Player/Audience Dynamic

In class, a couple of students played Wii tennis while the rest watched. We were supposed to alternate between looking at the players, the game, and then the audience. I found it extremely difficult to keep myself focused on the players. Focusing my attention solely on the audience was marginally less difficult.

I may be stating the obvious but I think that our conversation about eye contact and body language and this are linked. It was more difficult for me to pay attention to the players because I was receiving minimal feedback from them. They were focused on the game, so they did not make eye contact and rarely interacted with the audience, or at least me.They also rarely interacted with each other.

The audience was slightly easier because I was a part of it and I could understand their reactions as observers. They were also very expressive, shouting encouragements or laughing with each other. Additionally, I was on the left side of the room so I was face the other side of audience members on the right. The game was the easiest to watch because I could watch the action and their results. The Mii would swing the racket and they would either hit or miss. Another Mii might respond. With the players, they might swing the Wii controller, but if I only focused on them, I would not see the result. It was like listening to half of a telephone conversation.

I think it might be interesting to gauge the level of difficulty concentrating on the players if the set up was different.

My proposed set up (it's hard to draw with a mac track pad)
My proposed set up (it’s hard to draw with a mac track pad)

While I doubt this will work 100%, I think that it will be much easier to look at the players this way because even if we are not making direct eye contact, there is a false sense of connection by facing them head on. Just an idea.

6 thoughts on “Player/Audience Dynamic

  1. Nice post! I remember watching an E3 event where a company had players onstage when they were showing their newly announced games. They had a setup very similar to your drawing!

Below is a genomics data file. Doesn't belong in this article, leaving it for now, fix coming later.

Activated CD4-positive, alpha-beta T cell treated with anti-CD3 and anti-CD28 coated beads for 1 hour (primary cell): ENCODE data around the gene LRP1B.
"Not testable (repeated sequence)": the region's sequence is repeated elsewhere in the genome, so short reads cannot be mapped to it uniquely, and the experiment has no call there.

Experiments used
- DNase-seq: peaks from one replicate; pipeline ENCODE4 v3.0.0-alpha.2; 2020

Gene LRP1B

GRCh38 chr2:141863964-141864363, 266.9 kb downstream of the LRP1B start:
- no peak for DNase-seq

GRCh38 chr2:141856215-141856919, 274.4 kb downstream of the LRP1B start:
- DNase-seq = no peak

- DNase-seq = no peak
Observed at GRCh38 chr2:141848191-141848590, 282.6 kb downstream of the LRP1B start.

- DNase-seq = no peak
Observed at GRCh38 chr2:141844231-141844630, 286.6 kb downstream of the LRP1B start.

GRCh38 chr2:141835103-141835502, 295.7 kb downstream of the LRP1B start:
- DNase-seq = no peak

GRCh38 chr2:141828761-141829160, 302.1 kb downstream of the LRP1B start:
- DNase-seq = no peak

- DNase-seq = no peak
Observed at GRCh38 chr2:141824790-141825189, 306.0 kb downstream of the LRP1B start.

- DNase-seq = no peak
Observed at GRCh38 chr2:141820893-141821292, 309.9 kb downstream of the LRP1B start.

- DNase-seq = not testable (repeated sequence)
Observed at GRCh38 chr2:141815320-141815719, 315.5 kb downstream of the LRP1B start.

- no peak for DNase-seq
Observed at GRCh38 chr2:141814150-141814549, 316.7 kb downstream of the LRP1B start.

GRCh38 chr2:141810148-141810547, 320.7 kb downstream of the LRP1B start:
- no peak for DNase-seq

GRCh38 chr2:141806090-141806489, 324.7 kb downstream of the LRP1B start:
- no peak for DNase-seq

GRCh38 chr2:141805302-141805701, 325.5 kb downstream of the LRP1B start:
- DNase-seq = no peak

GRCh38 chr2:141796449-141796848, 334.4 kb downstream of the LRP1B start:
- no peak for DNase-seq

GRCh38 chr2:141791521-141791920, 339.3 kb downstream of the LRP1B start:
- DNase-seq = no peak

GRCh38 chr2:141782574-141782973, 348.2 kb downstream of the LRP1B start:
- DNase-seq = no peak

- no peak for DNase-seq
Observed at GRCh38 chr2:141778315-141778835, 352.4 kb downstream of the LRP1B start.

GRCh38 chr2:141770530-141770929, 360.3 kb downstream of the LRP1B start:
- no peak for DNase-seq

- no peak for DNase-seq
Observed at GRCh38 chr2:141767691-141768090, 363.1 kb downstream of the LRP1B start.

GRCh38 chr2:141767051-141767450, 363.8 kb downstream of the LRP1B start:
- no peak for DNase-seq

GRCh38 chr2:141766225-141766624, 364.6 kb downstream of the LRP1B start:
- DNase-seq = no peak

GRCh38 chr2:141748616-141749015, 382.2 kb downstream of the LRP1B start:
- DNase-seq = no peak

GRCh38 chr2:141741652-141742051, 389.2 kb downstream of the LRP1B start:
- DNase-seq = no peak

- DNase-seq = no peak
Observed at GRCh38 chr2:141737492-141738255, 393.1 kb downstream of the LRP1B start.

1. Edit: I’ve chosen this post as one of my “top choices.” I think it provides a very nice summary of our discussions in class regarding the players relationship to the screen and the audience. You make very good observations, and even provide a alternative method for having a games be watched by and audience!

  2. I think you deserve points for making such an excellent drawing with only a trackpad. In terms of engagement with the players, I would agree that it would be easier with the setup your propose. However, I believe it falls more to the angle of the the viewer’s line of site and their proximity. Having the players on a stage sets them along the diagonal between the viewers and the screen, forcing the viewers to look at the players if they’re looking at the screen. Also, having the players farther away from the audience, makes it easier to see both the players and the screen at the same time.

  3. I’m selecting this post as one of my favorites for the semester. It takes into consideration the posture and actions of the player over the content of the game they’re playing. This carries forward our assignment from “Redshift Portalmetal”: to be aware of our physicality while engaging with consoles. The post also features an excellent, self-made diagram.

  4. It would have been interesting to have done this exercise in another room, like the Keefe Campus theater. Everyone would have been seated behind the players, so it would have been easier to observe both the players and the game simultaneously, though we would have lost their expressions.

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